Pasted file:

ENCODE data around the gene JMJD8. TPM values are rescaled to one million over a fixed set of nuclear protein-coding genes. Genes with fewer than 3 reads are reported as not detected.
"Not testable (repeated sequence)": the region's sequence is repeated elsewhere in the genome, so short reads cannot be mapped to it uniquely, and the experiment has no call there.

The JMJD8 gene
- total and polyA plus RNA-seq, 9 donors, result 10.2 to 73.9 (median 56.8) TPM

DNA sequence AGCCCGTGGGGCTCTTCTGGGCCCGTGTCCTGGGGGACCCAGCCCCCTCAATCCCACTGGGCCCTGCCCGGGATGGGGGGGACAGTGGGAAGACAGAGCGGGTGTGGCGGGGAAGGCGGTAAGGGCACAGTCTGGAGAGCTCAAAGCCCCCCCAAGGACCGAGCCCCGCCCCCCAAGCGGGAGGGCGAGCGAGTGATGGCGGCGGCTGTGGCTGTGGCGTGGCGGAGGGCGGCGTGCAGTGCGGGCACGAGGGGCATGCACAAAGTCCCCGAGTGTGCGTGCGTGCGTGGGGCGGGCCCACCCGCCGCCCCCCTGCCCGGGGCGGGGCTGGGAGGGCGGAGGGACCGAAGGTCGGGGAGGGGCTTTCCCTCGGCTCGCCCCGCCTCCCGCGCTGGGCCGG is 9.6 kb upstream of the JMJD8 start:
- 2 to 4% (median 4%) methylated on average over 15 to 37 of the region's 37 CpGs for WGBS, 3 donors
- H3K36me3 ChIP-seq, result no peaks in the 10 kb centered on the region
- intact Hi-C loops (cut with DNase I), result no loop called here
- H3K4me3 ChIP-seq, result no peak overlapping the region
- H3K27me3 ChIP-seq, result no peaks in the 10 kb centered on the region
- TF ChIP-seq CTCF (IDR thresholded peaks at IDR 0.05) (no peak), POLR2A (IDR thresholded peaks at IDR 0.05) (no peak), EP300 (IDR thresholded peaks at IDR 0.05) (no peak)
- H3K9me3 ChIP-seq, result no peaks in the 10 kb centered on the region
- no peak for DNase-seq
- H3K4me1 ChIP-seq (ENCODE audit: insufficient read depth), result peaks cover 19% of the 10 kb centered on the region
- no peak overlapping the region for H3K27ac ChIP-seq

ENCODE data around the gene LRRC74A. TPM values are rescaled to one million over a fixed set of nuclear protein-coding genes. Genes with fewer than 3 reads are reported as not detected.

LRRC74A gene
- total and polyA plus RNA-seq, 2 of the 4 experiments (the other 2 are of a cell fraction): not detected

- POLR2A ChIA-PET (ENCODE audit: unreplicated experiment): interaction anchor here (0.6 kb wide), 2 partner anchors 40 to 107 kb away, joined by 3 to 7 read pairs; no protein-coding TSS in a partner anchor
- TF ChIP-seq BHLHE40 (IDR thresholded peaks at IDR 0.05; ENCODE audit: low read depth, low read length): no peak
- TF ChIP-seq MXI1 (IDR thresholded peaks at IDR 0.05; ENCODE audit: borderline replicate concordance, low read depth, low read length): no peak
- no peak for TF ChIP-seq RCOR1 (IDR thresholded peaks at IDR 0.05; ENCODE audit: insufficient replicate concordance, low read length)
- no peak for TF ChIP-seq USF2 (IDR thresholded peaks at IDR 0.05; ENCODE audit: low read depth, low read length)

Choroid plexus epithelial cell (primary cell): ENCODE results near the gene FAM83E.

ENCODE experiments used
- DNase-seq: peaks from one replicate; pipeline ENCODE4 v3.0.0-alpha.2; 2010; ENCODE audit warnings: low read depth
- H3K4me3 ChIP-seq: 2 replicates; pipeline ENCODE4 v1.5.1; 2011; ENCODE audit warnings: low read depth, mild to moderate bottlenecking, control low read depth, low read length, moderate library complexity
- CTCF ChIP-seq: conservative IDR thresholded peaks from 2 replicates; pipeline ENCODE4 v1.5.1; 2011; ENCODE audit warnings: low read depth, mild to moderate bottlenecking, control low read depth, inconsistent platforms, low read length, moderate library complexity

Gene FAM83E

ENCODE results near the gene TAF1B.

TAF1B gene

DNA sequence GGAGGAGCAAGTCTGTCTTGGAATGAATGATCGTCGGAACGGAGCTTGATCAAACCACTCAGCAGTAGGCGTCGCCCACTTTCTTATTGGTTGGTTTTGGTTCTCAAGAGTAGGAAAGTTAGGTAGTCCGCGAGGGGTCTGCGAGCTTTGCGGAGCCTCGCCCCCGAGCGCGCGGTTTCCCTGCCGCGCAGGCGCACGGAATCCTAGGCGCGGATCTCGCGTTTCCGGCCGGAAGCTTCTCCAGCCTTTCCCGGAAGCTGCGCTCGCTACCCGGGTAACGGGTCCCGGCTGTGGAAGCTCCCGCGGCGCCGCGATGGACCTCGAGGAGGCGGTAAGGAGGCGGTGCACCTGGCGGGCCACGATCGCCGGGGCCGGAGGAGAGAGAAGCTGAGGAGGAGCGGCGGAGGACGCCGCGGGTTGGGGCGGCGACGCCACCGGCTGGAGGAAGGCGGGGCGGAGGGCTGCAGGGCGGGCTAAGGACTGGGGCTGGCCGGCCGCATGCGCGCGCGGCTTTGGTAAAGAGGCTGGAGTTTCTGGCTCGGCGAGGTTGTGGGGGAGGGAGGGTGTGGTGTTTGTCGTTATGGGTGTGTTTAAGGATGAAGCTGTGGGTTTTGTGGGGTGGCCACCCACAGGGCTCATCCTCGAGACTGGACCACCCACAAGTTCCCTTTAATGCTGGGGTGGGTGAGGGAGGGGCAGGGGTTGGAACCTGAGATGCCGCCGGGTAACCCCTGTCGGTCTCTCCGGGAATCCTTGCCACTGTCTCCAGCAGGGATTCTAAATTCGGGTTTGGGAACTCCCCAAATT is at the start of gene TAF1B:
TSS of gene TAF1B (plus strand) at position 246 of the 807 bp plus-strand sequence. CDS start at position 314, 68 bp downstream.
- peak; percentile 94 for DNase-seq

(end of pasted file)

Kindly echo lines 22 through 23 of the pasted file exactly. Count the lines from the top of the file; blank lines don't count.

- no peak for TF ChIP-seq RCOR1 (IDR thresholded peaks at IDR 0.05; ENCODE audit: insufficient replicate concordance, low read length)
- no peak for TF ChIP-seq USF2 (IDR thresholded peaks at IDR 0.05; ENCODE audit: low read depth, low read length)